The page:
Now we get to go cruising! And learning more about Mahalo. For our first night out we chose Liberty Bay in Poulsbo WA. This is about an hour and a half from our home dock, at a leisurely pace.
As we were preparing to depart a ferry was leaving, which is great, now we know we won't have any issues with a ferry. We tie up starboard, so once we cast off the lines, driving from the starboard cockpit controls, the other person is on port to assess traffic.
What the.....? There's a ferry there? And not at the passenger dock, much closer to us? Ah, it's an empty ferry coming into the maintenance yard across from our dock. Okay. We set a course that will take us behind the advancing ferry, as does another boat that is quite close to the ferry. All of a sudden the ferry goes into hard reverse and blasts its horn at the other boat. That boat is freaked out and tries to accelerate out of the way.
We of course hold station until we figure out what is up. Now the ferry proceeds again toward the dock and we resume departure. I'm so off my game with all this that I don't get the boat into the channel proper. We are off to the South, with the green buoy on our port! I tell Deb to hold course on the big mark ahead and begin to stow fenders. All of a sudden she's excitedly saying "get in here!"
We are in five feet of water below the keel. We turn hard to port to get to the channel pronto. I put the transmissions in neutral and we coast into the channel. Can't even get out of our own home port without drama.
We have a lovely cruise. The UPS powering the computer hiccups and we lose the PC screens (Maretron and cameras while underway). I know how to fix this and do so (we need a different UPS).
Liberty Bay is not deep - 25 feet or so. We'll have a big plus tide tonight, 9 feet or so. Like the good boaters we are trying to be, as we are approaching we talk through everything we are going to do. Headsets? Check. Wind? Basically none, check. Scope? 4:1, check. Windlass remote? Check?
We choose our spot, I loosen the anchor fastener and hit the button on the remote. Big nothing. Cycle the thing a few times and it says it cannot find the "base." Well, sh*t.
I'll do it the old way with the buttons you step on. But, I have no way of counting, since we haven't marked the chain, as we count on the Maxwell remote that displays the amount of chain out. Okay I'm going to guess. I deploy what I think is about 100 feet. I watch one link as it goes out, from the top of the windlass to the roller. I see this is about 6 feet, so if I just do that like 15 times I should have 90 feet out? I get to about the count of six of this and geez, too much work. I just let out more. I'm having Deb bumping in and out of reverse so we lay the chain out.
Right when I think it's enough, Deb reports over the headset that the Maxwell counter in the PH is showing how much is out! 120 feet. Okay fine, 5:1 is better anyway and there's no one close to us. I'm thinking we are just about there. I put the dog in place on the gypsy and we back down. And we are moving smartly backward. And more backward, and more backward.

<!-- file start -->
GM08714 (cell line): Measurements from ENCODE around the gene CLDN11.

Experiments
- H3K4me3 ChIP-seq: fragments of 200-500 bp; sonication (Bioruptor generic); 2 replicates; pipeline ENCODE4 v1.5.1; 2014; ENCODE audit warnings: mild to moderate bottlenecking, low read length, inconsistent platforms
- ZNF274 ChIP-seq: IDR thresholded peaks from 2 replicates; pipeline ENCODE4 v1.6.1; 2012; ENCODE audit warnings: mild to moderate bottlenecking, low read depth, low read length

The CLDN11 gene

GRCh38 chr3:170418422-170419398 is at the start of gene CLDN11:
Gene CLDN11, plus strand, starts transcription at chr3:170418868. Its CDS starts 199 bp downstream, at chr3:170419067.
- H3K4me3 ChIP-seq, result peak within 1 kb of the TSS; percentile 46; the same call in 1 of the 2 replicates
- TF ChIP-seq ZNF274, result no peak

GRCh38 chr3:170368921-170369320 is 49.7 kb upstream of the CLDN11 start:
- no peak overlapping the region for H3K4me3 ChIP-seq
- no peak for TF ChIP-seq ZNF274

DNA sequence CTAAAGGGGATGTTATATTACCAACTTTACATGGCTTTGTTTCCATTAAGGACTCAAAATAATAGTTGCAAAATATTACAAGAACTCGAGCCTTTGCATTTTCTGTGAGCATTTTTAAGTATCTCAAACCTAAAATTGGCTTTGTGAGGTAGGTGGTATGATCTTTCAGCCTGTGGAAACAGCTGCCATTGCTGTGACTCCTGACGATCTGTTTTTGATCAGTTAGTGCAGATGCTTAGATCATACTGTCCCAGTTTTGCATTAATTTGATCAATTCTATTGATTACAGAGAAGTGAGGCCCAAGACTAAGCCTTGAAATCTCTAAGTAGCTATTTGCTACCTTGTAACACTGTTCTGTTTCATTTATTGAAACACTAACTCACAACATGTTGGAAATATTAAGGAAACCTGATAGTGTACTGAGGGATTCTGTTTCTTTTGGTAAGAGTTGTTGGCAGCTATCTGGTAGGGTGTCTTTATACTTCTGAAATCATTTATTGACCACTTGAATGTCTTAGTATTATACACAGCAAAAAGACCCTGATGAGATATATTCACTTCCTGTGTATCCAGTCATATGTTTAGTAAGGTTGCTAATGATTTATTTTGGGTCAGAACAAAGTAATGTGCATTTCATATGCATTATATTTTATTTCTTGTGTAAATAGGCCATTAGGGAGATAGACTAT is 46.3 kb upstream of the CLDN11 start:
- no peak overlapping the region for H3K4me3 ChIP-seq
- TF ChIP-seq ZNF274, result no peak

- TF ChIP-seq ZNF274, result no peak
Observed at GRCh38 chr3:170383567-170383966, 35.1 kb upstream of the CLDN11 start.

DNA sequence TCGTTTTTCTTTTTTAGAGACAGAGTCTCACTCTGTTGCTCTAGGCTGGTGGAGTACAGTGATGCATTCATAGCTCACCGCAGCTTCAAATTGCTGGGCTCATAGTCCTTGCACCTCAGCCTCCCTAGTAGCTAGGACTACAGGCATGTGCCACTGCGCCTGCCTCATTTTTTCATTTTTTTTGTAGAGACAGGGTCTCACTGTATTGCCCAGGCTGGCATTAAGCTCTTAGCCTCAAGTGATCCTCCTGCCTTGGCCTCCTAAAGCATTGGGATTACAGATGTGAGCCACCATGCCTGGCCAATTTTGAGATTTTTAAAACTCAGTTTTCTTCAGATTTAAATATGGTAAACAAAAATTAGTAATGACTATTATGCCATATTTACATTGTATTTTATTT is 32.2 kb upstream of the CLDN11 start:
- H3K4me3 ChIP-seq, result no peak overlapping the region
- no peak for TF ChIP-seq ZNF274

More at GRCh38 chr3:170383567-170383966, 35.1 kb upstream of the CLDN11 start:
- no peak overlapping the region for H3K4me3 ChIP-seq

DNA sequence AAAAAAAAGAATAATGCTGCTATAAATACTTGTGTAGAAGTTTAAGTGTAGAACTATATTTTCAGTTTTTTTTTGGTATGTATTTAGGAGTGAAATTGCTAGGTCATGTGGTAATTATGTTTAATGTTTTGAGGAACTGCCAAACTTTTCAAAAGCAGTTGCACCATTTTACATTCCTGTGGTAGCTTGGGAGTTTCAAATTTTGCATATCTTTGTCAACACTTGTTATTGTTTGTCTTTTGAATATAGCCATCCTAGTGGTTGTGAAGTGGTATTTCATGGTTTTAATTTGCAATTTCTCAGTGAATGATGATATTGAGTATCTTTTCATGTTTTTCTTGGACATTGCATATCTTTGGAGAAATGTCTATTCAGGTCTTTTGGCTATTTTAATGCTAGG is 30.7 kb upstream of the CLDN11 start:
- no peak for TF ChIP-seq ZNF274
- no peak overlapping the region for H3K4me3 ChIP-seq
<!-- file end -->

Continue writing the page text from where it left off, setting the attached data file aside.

How in the heck can our huge anchor not have set in this mud bottom? I think about this a little bit. Even if not set, 176 pounds of anchor and 120 feet of 1/2" chain should keep us good. But there's no way I'll sleep not being sure the anchor is set.
Let's redo this. We do it all correctly, bumps in forward so the chain is straight down, we aren't using the windlass to pull the boat. Deb is reporting the amount of chain remaining out. We get to about 35 feet and the windlass stops. I look and make sure this is not a "chain pile problem" (another thing to fix on the list) and it isn't.
I had tightened the clutch pretty good so I can't really imagine why the windlass can't pull the anchor up? I tighten it some more and tell Deb to hit the "UP" again. The windlass strains and then WHAMMO the anchor starts coming up.
Am I a lucky guy or what? I have managed to snag an old metal cable, it's like 5/8's thick! This was wrapped around the anchor. I guess we just snapped it apart. Score one for the Ultra anchor and Maxwell windlass.
Regroup. This time everything goes the way it should.
Did I mention I love rum? This is the best rum I have ever tasted. The local spirits shop had a rum tasting one day about a year ago. Hideously expensive I decided when the time came for our first cruise I would have a bottle on board anyway. Cheers to Mahalo and screw you old cable!
Let's get on with that crab salad dinner, shall we? Whoops, I have neglected something to crack crab with. Into the tool box we go.
All smiles now as we try to put the day's learning experiences behind us and enjoy our first meal on the hook.
A beautiful night and what a way to enjoy it.